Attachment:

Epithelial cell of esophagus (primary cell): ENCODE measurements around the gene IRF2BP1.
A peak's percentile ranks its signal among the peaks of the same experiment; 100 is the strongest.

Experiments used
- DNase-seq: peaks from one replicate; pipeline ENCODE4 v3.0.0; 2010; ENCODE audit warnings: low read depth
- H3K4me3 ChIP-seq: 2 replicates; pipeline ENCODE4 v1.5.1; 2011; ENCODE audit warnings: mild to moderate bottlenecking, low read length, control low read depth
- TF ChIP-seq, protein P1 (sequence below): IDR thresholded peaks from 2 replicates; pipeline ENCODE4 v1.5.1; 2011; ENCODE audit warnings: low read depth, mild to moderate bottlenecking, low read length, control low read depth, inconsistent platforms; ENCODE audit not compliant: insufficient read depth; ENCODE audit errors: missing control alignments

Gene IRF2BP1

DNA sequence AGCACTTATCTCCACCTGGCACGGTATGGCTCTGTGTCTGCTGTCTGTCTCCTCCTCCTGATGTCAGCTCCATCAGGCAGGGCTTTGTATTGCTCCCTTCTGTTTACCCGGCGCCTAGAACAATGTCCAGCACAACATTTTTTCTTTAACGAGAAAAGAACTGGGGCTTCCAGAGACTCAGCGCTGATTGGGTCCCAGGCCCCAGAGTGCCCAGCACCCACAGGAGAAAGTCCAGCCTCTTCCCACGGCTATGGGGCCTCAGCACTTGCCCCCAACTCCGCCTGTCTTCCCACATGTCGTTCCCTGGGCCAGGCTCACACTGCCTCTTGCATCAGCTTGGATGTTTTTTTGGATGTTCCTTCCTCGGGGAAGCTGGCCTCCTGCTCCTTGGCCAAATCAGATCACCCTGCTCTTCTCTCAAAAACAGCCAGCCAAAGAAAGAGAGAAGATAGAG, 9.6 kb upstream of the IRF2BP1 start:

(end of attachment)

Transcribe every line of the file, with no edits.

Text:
Epithelial cell of esophagus (primary cell): ENCODE measurements around the gene IRF2BP1.
A peak's percentile ranks its signal among the peaks of the same experiment; 100 is the strongest.

Experiments used
- DNase-seq: peaks from one replicate; pipeline ENCODE4 v3.0.0; 2010; ENCODE audit warnings: low read depth
- H3K4me3 ChIP-seq: 2 replicates; pipeline ENCODE4 v1.5.1; 2011; ENCODE audit warnings: mild to moderate bottlenecking, low read length, control low read depth
- TF ChIP-seq, protein P1 (sequence below): IDR thresholded peaks from 2 replicates; pipeline ENCODE4 v1.5.1; 2011; ENCODE audit warnings: low read depth, mild to moderate bottlenecking, low read length, control low read depth, inconsistent platforms; ENCODE audit not compliant: insufficient read depth; ENCODE audit errors: missing control alignments

Gene IRF2BP1

DNA sequence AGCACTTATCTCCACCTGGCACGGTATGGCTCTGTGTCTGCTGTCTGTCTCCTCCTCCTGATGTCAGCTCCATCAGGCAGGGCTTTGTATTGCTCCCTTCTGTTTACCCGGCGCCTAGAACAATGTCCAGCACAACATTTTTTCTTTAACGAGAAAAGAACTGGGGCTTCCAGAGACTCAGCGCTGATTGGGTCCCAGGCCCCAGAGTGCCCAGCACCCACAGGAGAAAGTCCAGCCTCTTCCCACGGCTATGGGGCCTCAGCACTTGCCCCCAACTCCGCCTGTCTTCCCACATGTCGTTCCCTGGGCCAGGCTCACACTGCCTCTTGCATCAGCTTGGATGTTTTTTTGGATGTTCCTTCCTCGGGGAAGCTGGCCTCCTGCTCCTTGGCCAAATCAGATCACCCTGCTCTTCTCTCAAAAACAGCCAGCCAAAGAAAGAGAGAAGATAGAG, 9.6 kb upstream of the IRF2BP1 start: